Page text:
# 6.1: Inverse Functions

**At Grade**Created by: CK-12

Functions such as logarithms, exponential functions, and trigonometric functions are examples of ** transcendental functions.** If a function is transcendental, it cannot be expressed as a polynomial or rational function. That is, it is not an

*algebraic function.*In this chapter, we will begin by developing the concept of an inverse of a function and how it is linked to its original numerically, algebraically, and graphically. Later, we will take each type of elementary transcendental function—logarithmic, exponential, and trigonometric—individually and see the connection between them and their respective inverses, derivatives, and integrals.

## Learning Objectives

A student will be able to:

- Understand the basic properties of the inverse of a function and how to find it.
- Understand how a function and its inverse are represented graphically.
- Know the conditions of invertabilty of a function.

### One-to-One Functions

A function, as you know from your previous mathematics background, is a rule that assigns a single value in its range to each point in its domain. In other words, for each output number, there is one or more input numbers. However, a function never produces more than a single output for one input. A function is said to be a ** one-to-one** function if each output is associated with only one single input. For example, \begin{align*}f(x) = x^2\end{align*}

*one-to-one*function.

**One-to-One Function**

The function \begin{align*}f(x)\end{align*}

There is an easy method to check if a function is one-to-one: draw a horizontal line across the graph. If the line intersects at only one point on the graph, then the function is one-to-one; otherwise, it is not. Notice in the figure below that the graph of \begin{align*}y = x^2\end{align*}

**Example 1:**

Determine whether the functions are one-to-one: (a) \begin{align*}f(x) = |x|\end{align*}

*Solution:*

It is best to graph both functions and draw on each a horizontal line. As you can see from the graphs, \begin{align*}f(x) = |x|\end{align*}

### The Inverse of a Function

We discussed above the condition for a one-to-one function: for each output, there is only one input. A one-to-one function can be reversed in such a way that the input of the function becomes the output and the output becomes an input. This reverse of the original function is called the *inverse* of the function. If \begin{align*} f^{-1} \end{align*}

\begin{align*}f \circ h & = f(h(x)) = 2 \left [ \frac{x-3}{2} \right ] +3 = x-3+3 =x,\\
h \circ f & = h(f(x)) = \frac {(2x+3)-3}{2} = \frac {2x}{x} = x.\end{align*}

Thus

\begin{align*}f \circ h = h \circ f = x,\end{align*}

and \begin{align*}f\end{align*}

Note: In general, \begin{align*} f^{-1} \neq \frac{1}{f}.\end{align*}

**When is a function invertable?**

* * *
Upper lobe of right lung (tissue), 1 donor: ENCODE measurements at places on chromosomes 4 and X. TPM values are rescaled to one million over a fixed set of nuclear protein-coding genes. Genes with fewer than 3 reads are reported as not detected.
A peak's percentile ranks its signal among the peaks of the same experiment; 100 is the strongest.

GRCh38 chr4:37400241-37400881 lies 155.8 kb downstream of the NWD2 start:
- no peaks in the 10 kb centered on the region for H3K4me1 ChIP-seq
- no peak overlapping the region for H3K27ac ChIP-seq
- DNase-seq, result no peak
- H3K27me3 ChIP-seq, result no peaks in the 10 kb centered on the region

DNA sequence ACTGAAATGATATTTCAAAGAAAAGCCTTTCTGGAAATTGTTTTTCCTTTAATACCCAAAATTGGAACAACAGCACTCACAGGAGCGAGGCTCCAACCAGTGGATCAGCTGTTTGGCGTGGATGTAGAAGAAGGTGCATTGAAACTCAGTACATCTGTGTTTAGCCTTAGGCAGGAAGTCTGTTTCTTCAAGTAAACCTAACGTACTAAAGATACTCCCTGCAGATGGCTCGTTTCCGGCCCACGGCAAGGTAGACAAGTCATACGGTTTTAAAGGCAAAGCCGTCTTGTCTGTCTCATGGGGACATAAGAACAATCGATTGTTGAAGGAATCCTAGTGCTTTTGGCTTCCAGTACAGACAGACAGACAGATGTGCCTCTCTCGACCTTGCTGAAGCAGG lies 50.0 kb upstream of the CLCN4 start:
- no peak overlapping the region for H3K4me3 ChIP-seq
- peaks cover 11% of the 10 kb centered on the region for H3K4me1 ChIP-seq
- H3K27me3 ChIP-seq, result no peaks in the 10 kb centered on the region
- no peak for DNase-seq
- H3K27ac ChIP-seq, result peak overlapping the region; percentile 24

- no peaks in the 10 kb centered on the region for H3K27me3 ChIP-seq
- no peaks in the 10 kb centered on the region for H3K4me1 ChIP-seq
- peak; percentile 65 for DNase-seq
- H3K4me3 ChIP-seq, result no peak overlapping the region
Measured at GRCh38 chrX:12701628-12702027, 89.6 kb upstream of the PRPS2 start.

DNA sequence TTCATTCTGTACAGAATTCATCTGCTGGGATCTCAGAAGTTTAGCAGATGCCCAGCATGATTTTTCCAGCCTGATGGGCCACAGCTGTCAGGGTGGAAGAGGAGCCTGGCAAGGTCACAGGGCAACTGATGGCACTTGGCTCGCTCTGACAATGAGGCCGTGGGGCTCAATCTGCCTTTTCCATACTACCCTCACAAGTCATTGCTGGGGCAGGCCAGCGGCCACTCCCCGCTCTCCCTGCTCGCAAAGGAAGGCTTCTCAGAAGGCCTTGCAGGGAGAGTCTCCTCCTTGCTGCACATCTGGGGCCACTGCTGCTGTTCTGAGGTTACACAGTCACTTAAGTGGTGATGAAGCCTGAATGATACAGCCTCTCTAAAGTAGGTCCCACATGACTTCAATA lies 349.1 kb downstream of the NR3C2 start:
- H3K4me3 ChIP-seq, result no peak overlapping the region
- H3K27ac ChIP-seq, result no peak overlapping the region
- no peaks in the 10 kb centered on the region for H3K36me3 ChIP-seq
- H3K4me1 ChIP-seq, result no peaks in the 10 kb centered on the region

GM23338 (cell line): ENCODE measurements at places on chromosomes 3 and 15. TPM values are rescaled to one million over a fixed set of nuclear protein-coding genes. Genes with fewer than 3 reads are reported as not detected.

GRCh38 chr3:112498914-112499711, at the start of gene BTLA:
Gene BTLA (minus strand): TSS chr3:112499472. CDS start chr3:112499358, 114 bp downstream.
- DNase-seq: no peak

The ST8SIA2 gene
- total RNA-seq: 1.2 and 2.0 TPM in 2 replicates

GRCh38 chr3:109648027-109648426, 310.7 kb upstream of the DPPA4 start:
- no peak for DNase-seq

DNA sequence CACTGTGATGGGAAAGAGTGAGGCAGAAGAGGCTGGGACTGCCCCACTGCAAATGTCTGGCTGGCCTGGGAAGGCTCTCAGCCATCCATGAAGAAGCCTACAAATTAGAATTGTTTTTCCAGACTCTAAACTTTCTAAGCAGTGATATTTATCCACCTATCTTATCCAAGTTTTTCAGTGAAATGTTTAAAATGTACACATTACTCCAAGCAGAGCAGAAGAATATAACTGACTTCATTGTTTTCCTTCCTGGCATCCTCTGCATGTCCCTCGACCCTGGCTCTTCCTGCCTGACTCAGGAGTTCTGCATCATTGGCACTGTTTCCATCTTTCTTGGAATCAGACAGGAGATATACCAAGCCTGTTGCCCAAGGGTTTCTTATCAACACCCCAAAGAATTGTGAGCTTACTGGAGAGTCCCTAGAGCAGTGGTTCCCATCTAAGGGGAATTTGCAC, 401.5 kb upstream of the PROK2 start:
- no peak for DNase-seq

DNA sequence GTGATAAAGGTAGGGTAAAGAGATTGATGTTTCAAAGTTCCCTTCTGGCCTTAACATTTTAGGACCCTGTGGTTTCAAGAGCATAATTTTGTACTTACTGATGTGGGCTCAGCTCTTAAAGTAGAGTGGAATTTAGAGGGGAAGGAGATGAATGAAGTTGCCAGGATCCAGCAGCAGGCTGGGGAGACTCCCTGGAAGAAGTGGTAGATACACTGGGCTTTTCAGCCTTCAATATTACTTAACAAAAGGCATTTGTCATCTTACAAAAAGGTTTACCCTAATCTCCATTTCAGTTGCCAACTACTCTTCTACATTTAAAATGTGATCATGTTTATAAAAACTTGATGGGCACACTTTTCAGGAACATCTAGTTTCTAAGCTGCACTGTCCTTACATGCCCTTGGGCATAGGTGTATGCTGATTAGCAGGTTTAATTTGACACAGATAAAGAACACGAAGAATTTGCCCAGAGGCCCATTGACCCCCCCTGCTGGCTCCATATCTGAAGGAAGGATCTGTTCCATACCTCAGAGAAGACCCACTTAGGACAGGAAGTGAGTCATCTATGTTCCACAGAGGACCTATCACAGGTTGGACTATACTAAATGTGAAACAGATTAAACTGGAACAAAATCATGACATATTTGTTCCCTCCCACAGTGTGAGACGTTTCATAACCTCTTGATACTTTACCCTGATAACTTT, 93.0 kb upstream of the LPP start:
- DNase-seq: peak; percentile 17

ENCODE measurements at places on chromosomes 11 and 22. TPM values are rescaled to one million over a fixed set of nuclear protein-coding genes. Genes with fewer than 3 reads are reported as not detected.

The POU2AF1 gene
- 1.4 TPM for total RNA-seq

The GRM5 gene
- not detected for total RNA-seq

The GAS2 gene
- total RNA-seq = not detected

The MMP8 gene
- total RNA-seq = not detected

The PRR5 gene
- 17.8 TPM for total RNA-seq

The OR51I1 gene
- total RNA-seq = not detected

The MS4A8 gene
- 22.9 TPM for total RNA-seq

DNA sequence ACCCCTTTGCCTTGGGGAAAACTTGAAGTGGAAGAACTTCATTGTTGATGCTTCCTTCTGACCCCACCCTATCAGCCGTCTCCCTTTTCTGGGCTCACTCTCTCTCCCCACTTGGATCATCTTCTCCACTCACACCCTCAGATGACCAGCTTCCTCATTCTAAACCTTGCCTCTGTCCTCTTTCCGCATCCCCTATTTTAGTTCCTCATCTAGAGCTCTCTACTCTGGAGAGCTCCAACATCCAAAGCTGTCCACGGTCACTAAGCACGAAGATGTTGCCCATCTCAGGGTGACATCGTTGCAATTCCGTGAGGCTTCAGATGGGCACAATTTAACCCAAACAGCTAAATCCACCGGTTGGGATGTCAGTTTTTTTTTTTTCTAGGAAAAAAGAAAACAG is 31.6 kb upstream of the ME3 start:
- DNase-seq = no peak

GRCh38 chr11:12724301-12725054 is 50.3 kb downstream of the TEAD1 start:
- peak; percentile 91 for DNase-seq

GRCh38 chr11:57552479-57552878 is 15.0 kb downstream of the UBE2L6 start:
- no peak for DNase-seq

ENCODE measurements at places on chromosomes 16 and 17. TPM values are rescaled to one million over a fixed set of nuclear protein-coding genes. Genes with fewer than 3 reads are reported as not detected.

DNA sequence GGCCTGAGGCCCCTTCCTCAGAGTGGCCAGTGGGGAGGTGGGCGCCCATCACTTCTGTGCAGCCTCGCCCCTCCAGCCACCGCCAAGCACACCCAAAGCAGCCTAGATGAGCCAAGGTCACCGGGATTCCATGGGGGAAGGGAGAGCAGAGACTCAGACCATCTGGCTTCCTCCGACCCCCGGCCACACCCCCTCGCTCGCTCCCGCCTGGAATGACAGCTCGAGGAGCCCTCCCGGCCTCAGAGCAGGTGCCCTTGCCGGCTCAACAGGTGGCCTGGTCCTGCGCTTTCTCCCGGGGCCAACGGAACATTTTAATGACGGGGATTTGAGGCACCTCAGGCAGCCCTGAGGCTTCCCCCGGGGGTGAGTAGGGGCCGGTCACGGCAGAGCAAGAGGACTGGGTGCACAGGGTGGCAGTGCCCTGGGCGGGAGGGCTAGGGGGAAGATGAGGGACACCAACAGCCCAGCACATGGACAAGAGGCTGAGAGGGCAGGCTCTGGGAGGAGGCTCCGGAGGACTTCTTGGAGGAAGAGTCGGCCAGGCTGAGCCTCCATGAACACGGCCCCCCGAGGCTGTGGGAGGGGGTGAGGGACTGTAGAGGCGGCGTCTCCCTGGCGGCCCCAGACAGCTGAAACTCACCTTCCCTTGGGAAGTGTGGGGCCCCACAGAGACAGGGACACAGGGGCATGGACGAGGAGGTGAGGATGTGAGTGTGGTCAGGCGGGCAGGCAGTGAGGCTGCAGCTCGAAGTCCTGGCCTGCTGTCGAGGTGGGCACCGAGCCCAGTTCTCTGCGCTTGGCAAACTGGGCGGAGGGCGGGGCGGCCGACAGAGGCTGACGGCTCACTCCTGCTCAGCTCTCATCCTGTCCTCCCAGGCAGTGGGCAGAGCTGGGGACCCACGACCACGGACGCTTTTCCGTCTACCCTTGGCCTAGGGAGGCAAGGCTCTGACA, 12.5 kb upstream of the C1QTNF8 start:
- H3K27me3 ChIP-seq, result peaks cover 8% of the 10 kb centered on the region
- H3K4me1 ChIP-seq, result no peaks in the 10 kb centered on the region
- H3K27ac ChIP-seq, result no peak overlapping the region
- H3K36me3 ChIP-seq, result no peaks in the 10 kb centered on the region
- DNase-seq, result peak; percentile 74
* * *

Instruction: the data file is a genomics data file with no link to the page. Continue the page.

It is interesting to note that if a function \begin{align*}f(x)\end{align*}** invertable** or

**. From previous chapters, you have learned that if \begin{align*}f'(x) > 0\end{align*} then \begin{align*}f\end{align*} must be increasing and if \begin{align*}f'(x) < 0\end{align*} then \begin{align*}f\end{align*} must be decreasing.**

*monotonic*To summarize, a function has an inverse if it is one-to-one in its domain or if its derivative is either \begin{align*}f'(x) > 0\end{align*} or \begin{align*}f'(x) < 0.\end{align*}

**Example 2:**

Given the polynomial function \begin{align*}f(x) = 3x^5 + 2x + 1,\end{align*} show that it is invertable (has an inverse).

*Solution:*

Taking the derivative, we find that \begin{align*}f'(x) = 15x^4 + 2 > 0\end{align*} for all \begin{align*}x.\end{align*} We conclude that \begin{align*}f(x)\end{align*} is one-to-one and invertable. Keep in mind that it may not be easy to find the inverse of \begin{align*}f(x) = 3x^5 + 2x + 1\end{align*} (try it!), but we still know that it is indeed invertable.

**How to find the inverse of a one-to-one function:**

To find the inverse of a one-to-one function, simply solve for \begin{align*}x\end{align*} in terms of \begin{align*}y\end{align*} and then interchange \begin{align*}x\end{align*} and \begin{align*}y.\end{align*} The resulting formula is the inverse \begin{align*}y = f^{-1}(x).\end{align*}

**Example 3:**

Find the inverse of \begin{align*} f(x) = \sqrt {4x + 1}\end{align*}.

*Solution:*

From the discussion above, we can find the inverse by first solving for \begin{align*} x\end{align*} in \begin{align*} y = \sqrt {4x + 1}\end{align*}.

\begin{align*}y & = \sqrt {4x + 1},\\ y^2 & = 4x + 1,\\ x & = \frac { y^2 - 1}{4}.\end{align*}

Interchanging \begin{align*} x \longleftrightarrow y\end{align*},

\begin{align*} y = \frac {x^2 - 1}{4}.\end{align*}

Replacing \begin{align*} y = f^{-1}(x),\end{align*}

\begin{align*} f^{-1}(x) = \frac {x^2 - 1}{4}\end{align*}

which is the inverse of the original function \begin{align*} f(x) = \sqrt {4x + 1} \end{align*}.

### Graphs of Inverse Functions

What is the relationship between the graphs of \begin{align*}f\end{align*} and \begin{align*}f^{-1}\end{align*}? If the point \begin{align*}(a,b)\end{align*} is on the graph of \begin{align*}f(x),\end{align*} then from the definition of the inverse, the point \begin{align*}(b, a)\end{align*} is on the graph of \begin{align*}f^{-1}(x).\end{align*} In other words, when we reverse the coordinates of a point on the graph of \begin{align*}f(x)\end{align*} we automatically get a point on the graph of \begin{align*}f^{-1}(x).\end{align*} We conclude that \begin{align*}f(x)\end{align*} and \begin{align*}f^{-1}(x)\end{align*} are ** reflections** of one another about the line \begin{align*}y = x.\end{align*} That is, each is a mirror image of the other about the line \begin{align*}y = x.\end{align*} The figure below shows an example of \begin{align*}y=x^2\end{align*} and, when the domain is restricted, its inverse \begin{align*}y = \sqrt{x}\end{align*} and how they are reflected about \begin{align*}y = x\end{align*}.